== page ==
Three Reasons Why TPP Is Good for Manufacturing

Three Reasons Why TPP Is Good for Manufacturing

Manufacturer

Leo Gerard, the president of the United Steelworkers, said recently that the Trans-Pacific Partnership (TPP) would deliver the “final death blow to American manufacturing”. Aside from the fact that the National Association of Manufacturers has backed the deal, analysis of trade deals tells a very different story for manufacturing. Simply put: modern trade deals work. They have increased opportunities for American manufacturers, promoted middle-class prosperity, and supported American workers.

First, if you look back at all the U.S. free trade agreements (FTAs) that went into effect since the turn of the century—with 17 countries in all since 2000—the U.S. trade balance has improved in 13 countries. That means we now manufacture and ship more stuff to those trading partners than we bring in. In fact, the United States went from a $2.8 billion trade deficit with these 17 countries to a $30.9 billion surplus. And that’s because after implementing a free trade deal, we boosted Made in the USA goods at double the rate of imports (52% vs. 26%). Looking at the year before FTA implementation to 2014, the average export growth rate across these modern FTAs is a whopping 138%. These improvements all benefit American manufacturers.

Second, TPP cuts tariffs on American manufactured goods so our manufacturing sector can better compete in global markets. According to the World Economic Forum, U.S. manufacturers face some of the steepest trade barriers in the world. Of the 138 countries examined, the United States ranks 130th in terms of fewest barriers. That mean that 129 countries face fewer trade barriers than American manufacturers. The United States barely edges out countries like Bhutan and Liberia. Meanwhile, Mexico faces the 28th fewest barriers, and China faces the 58th fewest. And other TPP countries face fairly low tariffs: New Zealand, 23rd fewest; Peru, 11th fewest; Singapore, 5th fewest; and Vietnam, 9th fewest. But not the United States.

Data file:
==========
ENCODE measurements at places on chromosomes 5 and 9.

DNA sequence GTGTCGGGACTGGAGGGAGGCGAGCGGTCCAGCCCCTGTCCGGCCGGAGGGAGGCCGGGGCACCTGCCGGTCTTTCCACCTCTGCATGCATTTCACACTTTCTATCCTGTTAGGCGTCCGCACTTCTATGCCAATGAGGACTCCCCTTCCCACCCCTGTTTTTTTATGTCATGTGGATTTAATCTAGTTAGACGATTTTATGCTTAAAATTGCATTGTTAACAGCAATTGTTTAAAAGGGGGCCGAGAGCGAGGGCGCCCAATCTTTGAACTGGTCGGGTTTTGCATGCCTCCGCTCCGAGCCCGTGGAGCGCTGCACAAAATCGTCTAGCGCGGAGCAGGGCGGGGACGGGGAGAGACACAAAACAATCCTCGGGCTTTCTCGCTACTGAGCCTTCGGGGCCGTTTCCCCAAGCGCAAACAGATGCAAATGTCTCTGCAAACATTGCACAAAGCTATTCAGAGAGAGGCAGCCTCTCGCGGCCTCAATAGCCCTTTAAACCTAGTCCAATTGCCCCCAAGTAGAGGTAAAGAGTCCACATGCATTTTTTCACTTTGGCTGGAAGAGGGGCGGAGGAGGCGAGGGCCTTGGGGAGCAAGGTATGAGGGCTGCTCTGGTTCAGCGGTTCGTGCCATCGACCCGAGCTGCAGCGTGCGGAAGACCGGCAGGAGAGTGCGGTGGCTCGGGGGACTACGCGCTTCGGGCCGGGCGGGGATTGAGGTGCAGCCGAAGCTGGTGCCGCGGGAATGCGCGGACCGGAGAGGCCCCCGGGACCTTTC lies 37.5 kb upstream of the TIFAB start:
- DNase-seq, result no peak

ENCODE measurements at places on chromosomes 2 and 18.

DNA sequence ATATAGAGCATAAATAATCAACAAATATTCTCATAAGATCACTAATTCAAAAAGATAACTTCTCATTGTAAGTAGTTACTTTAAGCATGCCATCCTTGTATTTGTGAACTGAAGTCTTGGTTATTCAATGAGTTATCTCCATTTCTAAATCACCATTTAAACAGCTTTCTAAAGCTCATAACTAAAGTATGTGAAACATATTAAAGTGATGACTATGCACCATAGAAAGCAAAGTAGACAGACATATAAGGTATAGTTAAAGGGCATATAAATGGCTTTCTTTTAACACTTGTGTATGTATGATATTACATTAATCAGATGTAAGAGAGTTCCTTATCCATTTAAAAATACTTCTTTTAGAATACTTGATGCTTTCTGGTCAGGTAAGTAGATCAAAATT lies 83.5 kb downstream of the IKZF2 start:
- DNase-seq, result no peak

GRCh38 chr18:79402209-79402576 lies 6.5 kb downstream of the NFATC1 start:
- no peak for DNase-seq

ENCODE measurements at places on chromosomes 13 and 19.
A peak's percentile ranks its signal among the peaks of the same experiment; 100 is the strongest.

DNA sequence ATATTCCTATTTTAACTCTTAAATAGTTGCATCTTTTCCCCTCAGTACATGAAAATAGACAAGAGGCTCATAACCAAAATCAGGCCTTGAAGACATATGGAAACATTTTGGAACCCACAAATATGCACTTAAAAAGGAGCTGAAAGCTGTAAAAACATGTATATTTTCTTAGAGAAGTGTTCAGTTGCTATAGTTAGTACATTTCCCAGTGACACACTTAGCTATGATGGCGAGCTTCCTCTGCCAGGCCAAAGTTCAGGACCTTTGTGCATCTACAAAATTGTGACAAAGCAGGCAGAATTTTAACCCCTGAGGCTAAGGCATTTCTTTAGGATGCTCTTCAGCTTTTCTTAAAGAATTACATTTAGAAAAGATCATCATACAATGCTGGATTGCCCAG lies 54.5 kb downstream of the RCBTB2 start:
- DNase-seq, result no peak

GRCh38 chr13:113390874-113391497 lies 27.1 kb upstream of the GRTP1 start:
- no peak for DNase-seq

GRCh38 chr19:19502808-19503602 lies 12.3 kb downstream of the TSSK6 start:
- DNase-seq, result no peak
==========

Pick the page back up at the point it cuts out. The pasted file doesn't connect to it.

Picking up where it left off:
And when we play with a stacked deck, U.S. manufacturers lose. Since 1996, the share of U.S. manufactured goods exports to the five TPP countries with which we don’t have an FTA (Brunei, Japan, Malaysia, New Zealand, and Vietnam) has fallen by over 60%. Meanwhile, China has more than picked up the slack and has increased its exports share to this group of countries by over 135%. China has done this by signing new trade deals and trading more within the region.

The status quo is not acceptable. TPP will ensure that U.S. producers are able to compete. And that’s because our trade deals work. In fact, with the six TPP countries with whom the United States has an FTA, we run an overall manufacturing trade surplus, while we have a deficit with the five TPP countries with whom we don’t have an FTA.

Third, TPP ensures that manufacturing workers will have fully enforceable, high-standard labor protections. In fact, it has the highest labor standards for any trade deal ever. Building off deals from earlier this century, TPP has stronger labor rights, better enforcement, and stiffer penalties for violators, which include stopping trade benefits. And, notably, TPP upgrades the labor provisions with six countries (Australia, Canada, Chile, Mexico, Peru, and Singapore) with which the United States already has FTAs. Now, all TPP countries will be on the same playing field with protections for acceptable work conditions and the right to unionize, and it also bars employment discrimination and exploitative labor, including child labor.

By 2030, about 2/3 of the world’s middle class will live in Asia. The question is what goods and services will they buy. If we can seize those markets and ensure that American products are competitive, the U.S. manufacturing sector could see vast new opportunities. TPP is the way to do that. That’s a far cry from “the final death blow”—it’s actually the clear path forward.

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